Thought leadership drives trust in cyber-leaders, sharing best practice

News by Chandu Gopalakrishnan

Senior security executives in UK prefer to work with organisations that publish thought leadership over ones that don’t - and are willing to pay a premium.

Nearly 85 percent of senior executives from UK businesses across telecom, IT financial services, retail and the public sector prefer to work with organisations that publish thought leadership over ones that don’t, according to a survey by Code Red. More than half (58 percent) of the respondents to the security PR network’s survey were C-level executives with a focus on IT and security. 

More than 80 percent of the respondents said that thought leadership material issued by a company is a good indicator of the type and calibre of that organisation’s thinking. Nearly 75 percent were willing to pay a premium to work with a thought leader, said the survey.

A thought leader as an individual or a firm that is widely recognised among clients, prospects, intermediaries, referral sources and even competitors as an authority in their selected area of trade or profession, defines Forbes. According to that definition, thought leadership is being in the position of a go-to individual or organisation for the said expertise in their trade or profession.

While industry leaders use thought leadership drives to assert their intellectual superiority, it is also an important method for startups to gain the attention of larger peers in the industry, said 81 percent of the respondents.

While most of the respondents consider thought leadership content as a preferred method of keeping one updated on the latest developments, 61 percent of the respondents said thought leadership material has influenced their decisions to try different ways of working.

SC Media UK regularly curates opinions and views from cyber-security startups to industry veterans. David Emm, principal security researcher at Kaspersky and a regular contributor to SC Media UK’s opinion section, asserts that efforts to build thought leadership is mandatory to thrive in the industry.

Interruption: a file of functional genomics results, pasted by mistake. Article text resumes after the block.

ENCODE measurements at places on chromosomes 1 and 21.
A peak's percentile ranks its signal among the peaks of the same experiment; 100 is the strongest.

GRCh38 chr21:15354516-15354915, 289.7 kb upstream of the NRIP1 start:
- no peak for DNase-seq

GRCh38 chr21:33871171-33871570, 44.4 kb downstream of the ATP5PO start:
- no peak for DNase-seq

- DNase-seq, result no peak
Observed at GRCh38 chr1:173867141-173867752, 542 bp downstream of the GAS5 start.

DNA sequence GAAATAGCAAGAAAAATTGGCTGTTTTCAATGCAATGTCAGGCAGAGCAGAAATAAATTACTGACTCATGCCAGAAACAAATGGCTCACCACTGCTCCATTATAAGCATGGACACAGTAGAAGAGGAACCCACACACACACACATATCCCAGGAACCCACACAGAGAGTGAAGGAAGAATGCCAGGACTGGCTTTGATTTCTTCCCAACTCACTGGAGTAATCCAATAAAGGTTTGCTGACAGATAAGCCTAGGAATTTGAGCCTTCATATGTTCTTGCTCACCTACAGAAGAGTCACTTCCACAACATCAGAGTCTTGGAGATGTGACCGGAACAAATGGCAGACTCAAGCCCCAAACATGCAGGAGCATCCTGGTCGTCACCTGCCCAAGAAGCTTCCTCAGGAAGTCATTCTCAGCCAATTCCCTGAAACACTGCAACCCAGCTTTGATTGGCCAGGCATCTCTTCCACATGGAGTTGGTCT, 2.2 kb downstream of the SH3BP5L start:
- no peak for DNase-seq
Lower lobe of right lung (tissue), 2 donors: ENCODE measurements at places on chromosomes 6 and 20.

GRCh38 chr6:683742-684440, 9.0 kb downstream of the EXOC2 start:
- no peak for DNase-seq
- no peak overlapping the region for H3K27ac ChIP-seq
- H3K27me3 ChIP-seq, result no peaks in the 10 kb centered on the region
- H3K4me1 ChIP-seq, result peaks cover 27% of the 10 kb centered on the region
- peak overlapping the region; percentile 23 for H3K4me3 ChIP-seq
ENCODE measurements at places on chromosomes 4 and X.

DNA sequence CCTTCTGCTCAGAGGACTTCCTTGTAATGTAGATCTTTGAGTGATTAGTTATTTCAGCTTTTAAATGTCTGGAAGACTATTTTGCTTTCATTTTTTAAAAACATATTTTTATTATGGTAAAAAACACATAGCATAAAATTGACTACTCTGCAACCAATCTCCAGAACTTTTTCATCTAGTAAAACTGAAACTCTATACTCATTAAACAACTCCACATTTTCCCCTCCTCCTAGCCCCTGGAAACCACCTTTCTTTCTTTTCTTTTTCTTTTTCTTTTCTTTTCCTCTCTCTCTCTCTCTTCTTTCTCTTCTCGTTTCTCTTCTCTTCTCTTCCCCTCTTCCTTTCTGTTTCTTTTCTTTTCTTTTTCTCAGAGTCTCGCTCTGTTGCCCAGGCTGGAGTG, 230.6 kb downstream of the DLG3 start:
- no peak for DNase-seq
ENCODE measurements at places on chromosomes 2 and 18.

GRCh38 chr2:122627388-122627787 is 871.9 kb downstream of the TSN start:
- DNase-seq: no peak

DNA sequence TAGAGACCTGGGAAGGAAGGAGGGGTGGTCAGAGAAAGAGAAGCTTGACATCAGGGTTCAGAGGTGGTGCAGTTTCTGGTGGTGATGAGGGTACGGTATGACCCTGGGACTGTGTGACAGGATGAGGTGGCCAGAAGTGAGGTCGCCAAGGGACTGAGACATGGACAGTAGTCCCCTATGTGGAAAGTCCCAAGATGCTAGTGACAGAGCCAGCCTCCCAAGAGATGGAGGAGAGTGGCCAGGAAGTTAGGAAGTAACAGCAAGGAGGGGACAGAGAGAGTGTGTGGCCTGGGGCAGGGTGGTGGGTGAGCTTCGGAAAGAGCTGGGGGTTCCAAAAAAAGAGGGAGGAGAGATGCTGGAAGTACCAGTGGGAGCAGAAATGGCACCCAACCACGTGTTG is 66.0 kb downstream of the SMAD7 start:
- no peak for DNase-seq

“It is necessary for major cyber-leaders to voice their views on major developments or initiate news responses as they have a responsibility to contribute to the debate by offering their expertise and knowledge,” Emm told SC Media UK.

The pace at which changes happen these days have taken away the thought leadership process from scholarly or applied research that were conducted in isolation or with a limited peer group, noted Javvad Malik, security awareness advocate at KnowBe4.

“Today’s rapidly changing environment and connected world makes it important that new concepts and ideas are spread quickly and widely. This is where cyber-leaders play a critical role in helping formulate the way forward,” said Malik, an active contributor to SC’s opinion section. 

Both disagree with the observation that building thought leadership is another public relations (PR) exercise.

There are ways to differentiate between PR campaigns and thought leadership processes. PR offers commercial gains for businesses, whereas thought leadership offers high-value information on a particular subject that affects the wider industry, explained Emm.

“PR has many tools and techniques, and thought leadership is just one of them. When done at a corporate level, thought leadership supports the organisation it is representing,” Malik told SC Media UK.

“Even individuals who engage in thought leadership activities (public speaking, byline articles etc) are undertaking this as a PR activity where they are representing themselves as opposed to an organisation.”

The focus is on the greater good of the community or industry, explained Emm, citing the publication of analysis of targeted attacks and the widespread use of anti-targeted attack technologies. 

“Whilst this is outside of the cyber-security arena, Volvo’s development of seat-belts and their refusal to patent it because of the public good that would result from their widespread implementation is a good example of this,” he added.

Malik cited Katie Moussouris as an example of effective thought leadership. 

“She has been a notable thought leader in the space of responsible vulnerability disclosure and created the first bug bounty programme at Microsoft. As a direct result of her efforts, bug bounties and coordinated vulnerability disclosures are an accepted and widespread practice within the security community,” he said.

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